Did you ever want to disappear? To escape the buzzing static of our technology-driven life and find sanctuary somewhere safe … like, say, a commune of honey-drinking dropouts living in hexagonal huts who are led by a geriatric gym teacher? If that sounds like a sound plan to you, “Village Ax” should be your perfect piece of avant-garde insanity.
The show starts with solo performer Sydney Hayduck (she wrote the script with Elsa Reesor-Taylor) waking up to a wild techno dance number, and things just get weirder from there. Hayduck alternately inhabits Charlie, a self-destructive social media minion who vanishes into a utopian village; Coach Ax, the gravel-voiced Village elder; and Annie, Ax’s 8-year-old granddaughter who hides a honeycombed universe inside her bedroom wall. As the metaphysical nature of Charlie’s situation comes into focus, so does the shape of time itself: not a line or a circle, but a hexagon through which light endlessly refracts upon itself.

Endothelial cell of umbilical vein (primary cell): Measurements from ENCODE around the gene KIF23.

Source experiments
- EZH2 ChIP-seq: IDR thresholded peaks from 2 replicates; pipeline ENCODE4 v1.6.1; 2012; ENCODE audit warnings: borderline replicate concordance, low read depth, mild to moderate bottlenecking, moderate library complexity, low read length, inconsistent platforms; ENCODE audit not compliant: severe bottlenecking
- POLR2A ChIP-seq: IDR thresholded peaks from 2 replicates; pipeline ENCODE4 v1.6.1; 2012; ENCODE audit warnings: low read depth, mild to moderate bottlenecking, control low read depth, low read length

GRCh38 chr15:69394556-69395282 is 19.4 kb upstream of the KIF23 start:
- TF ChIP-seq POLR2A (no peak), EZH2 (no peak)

Confused yet? Relax. This ambitiously off-kilter experiment in storybook magic realism has more than its share of WTF moments: multiple outbreaks of interpretive hip-hop; inspirational lectures on how shitty life is; extended sequences when Hayduck has conversations with herself, jumping back and forth between each line. By any sane standard, it shouldn’t work, but Hayduck is so committed to her story that I couldn’t help being sucked in. With her expressive eyes framed by boyish bangs, Hayduck nearly hypnotized her preview audience with a performance that was by turns sincere, slyly satirical, and slapstick.
There’s a full festival's worth of strange in this show, but there’s also a sweetly soulful message about our species’ common dysfunction: the failure to recognize sacred moments as they pass by. "Village Ax" is an only-at-Fringe experience that’s sure to earn some serious buzz.
Peachy Keen Productions - Winnipeg, Canada
Length: 60 minutes
Rating: 7 and up
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